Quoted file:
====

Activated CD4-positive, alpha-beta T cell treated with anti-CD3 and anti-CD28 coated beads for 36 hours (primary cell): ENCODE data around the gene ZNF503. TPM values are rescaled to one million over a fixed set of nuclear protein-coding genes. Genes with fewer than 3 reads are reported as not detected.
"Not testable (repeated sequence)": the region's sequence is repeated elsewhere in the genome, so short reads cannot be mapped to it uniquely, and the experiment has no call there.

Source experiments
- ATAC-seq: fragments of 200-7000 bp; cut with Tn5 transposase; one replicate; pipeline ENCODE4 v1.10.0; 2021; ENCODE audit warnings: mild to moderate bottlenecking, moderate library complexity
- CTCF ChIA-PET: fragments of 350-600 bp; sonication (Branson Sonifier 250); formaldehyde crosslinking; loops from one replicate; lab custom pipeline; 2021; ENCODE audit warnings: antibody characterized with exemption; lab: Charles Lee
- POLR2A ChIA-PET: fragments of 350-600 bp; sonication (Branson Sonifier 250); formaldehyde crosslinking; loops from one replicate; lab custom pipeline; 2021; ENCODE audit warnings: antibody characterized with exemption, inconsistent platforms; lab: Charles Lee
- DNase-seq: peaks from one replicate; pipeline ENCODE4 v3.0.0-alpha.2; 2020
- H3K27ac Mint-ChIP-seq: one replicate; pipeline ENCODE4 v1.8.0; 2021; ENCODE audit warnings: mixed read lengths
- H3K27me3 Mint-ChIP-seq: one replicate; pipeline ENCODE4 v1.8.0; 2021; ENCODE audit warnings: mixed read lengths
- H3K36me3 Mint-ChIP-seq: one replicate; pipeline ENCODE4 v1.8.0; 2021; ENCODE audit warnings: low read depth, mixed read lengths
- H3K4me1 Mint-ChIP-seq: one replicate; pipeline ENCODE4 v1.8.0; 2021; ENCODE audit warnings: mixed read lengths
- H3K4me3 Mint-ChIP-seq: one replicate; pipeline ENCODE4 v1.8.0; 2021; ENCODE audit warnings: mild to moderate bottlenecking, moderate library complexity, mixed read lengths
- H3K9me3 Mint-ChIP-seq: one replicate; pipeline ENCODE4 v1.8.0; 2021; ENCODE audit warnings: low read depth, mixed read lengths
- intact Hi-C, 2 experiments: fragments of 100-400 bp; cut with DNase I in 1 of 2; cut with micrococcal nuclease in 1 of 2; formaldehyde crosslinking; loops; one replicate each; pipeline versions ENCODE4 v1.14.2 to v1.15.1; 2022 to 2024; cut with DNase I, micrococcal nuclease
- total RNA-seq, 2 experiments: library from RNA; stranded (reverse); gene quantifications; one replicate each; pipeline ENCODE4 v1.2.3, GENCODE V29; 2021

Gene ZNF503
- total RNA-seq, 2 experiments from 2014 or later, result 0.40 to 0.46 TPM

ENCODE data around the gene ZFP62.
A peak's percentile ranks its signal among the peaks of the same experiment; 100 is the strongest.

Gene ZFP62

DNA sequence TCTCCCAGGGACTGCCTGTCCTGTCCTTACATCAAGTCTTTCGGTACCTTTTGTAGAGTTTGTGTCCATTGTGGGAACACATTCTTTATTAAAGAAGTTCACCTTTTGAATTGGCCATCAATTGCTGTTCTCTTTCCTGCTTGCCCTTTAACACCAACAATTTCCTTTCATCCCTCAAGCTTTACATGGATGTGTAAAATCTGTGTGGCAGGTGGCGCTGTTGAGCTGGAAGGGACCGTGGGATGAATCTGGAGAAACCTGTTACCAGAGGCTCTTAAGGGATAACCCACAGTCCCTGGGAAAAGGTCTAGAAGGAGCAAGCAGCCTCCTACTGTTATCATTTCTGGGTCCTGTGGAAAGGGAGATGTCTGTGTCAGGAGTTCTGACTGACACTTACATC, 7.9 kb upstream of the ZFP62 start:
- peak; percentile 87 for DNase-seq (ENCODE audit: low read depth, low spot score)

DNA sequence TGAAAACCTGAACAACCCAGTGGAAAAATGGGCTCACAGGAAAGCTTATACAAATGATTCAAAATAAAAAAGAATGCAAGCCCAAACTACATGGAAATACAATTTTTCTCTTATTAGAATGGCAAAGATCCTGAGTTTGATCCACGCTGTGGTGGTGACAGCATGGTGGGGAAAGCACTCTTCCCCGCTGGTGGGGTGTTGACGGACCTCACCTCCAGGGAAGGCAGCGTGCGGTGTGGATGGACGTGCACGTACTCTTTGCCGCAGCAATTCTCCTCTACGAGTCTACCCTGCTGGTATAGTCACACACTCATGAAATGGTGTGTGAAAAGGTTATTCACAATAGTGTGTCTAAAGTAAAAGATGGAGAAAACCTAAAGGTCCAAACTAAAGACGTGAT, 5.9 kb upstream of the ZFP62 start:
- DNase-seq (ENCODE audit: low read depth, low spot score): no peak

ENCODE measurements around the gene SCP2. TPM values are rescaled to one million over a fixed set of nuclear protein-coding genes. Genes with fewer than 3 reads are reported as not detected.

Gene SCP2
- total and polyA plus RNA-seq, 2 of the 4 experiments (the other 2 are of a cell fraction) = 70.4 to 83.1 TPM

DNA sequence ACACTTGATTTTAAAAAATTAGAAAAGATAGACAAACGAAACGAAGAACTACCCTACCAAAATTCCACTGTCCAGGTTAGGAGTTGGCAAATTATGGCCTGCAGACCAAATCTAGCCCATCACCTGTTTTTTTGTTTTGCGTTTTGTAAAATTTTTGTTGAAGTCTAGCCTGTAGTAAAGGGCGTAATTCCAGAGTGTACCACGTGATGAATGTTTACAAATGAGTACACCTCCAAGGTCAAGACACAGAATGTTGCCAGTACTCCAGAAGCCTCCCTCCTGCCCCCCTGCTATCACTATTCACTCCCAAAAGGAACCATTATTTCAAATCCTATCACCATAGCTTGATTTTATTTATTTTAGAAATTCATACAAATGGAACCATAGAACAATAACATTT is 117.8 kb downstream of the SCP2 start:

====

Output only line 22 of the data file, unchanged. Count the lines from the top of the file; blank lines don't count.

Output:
- peak; percentile 87 for DNase-seq (ENCODE audit: low read depth, low spot score)